A newly released video by the Des Moines Register shows Senator Bernie Sanders (I-Vt.), a self-described democratic socialist, saying at a forum, "My ideas are not far left. They are the ideas the American people want." While the full context of the Democratic presidential candidate's comment is unclear, the statement is demonstrably false.
A Marxist past
A cursory look at Sanders' record reveals the Vermont senator has a long history of supporting far left causes, including communist strongmen and dictatorships. Below are some brief examples:
- Pro-Castro: As The Blaze has reported, well into his career, Sanders expressed an admiration for Cuban communist strongman Fidel Castro. Most memorably, in a video published by The Reagan Battalion earlier this year, the Vermont socialist is seen admitting that he admired Castro for leading a revolution that rose up against "ugly rich people," and that while watching the famous Kennedy-Nixon debates, JFK's support for efforts to oust the Cuban Marxist from power made him want to "puke."
- Soviet Honeymoon: In 1988, Sanders and his wife, Jane, spent their first days as newly weds honeymooning in the Soviet Union. To contextualize how culturally misfitting it was during the Cold War for an American to celebrate such an important occasion in Moscow, we should note that the only other American we know to have done this is Lee Harvey Oswald. Moreover, as conservative columnist George Will noted in 2015, the Sanders honeymoon occurred while the Soviets were still jailing dissidents and threatening key U.S. allies across Europe.
Gulags still functioned, probably including some of the 'cold Auschwitzes' in Siberia, described in Conquest's 'Kolyma.' The honeymooner did not mind that in 1988 political prisoners were — as may still be the case — being tortured in psychiatric 'hospitals.' Thanks to the unblinking honesty of people like Conquest, the Soviet Union now is such a receding memory that Bernie Sanders's moral obtuseness — the obverse of Conquest's character — is considered an amusing eccentricity."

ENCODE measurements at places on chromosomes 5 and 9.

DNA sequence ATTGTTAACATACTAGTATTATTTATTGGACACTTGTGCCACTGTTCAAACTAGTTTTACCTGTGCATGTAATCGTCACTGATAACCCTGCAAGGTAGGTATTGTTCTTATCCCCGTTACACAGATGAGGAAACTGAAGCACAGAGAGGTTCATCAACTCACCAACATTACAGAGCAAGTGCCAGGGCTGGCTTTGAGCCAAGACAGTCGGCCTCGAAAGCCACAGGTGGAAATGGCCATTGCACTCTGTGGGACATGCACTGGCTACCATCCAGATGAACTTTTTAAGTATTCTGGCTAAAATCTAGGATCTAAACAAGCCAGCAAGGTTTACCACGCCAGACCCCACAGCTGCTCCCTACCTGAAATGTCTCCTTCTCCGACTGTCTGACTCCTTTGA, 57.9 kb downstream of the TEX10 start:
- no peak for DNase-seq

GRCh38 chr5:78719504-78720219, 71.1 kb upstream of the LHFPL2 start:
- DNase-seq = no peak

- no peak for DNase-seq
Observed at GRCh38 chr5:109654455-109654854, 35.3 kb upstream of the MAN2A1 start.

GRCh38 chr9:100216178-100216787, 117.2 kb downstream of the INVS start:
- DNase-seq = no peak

- American dream in...Venezuela: A 2011 column published on Sanders' official Senate office website praises several socialist Latin American governments. "These days, the American dream is more apt to be realized in South America, in places such as Ecuador, Venezuela and Argentina, where incomes are actually more equal today than they are in the land of Horatio Alger," says the article. Although Sanders has tried distancing himself from the editorial, which he did not write, the article remains on his website.
Even Democrats think Sanders is on the far left of their party. A September 2019 USC Dornsife/Los Angeles Times poll of over 5,000 American adults found Democrats view the Vermont senator as the farthest left candidate in the 2020 Democratic primary. As the Los Angeles Times noted, Sanders' extremism could be limiting his viability as a candidate:
Ideology is one factor that goes into how voters choose whom to support — though not necessarily the deciding one. In the past, candidates seen as on the ideological extremes have often faced problems; Sanders' status as the outlier in the Democratic field could limit his ability to expand his support.
Although the democratic socialist likes to claim his ideas are mainstream in Scandinavia, former Danish Prime Minister Lars Løkke Rasmussen said in a 2015 speech at Harvard that Sanders is wrong to associate Denmark with his socialist ideology. As TheBlaze's Glenn Beck has noted, Scandinavian economists tend to view American democratic socialists as being on the "far-left/fringe" end of their political spectrum.
In fact, as we reported last week, even socialists in Cuba have blasted the Democratic Socialists of America, the national organization that backs Sanders and other far-left politicians, as being closet communists.
Who does Bernie think he's fooling? Will the media fact-check him?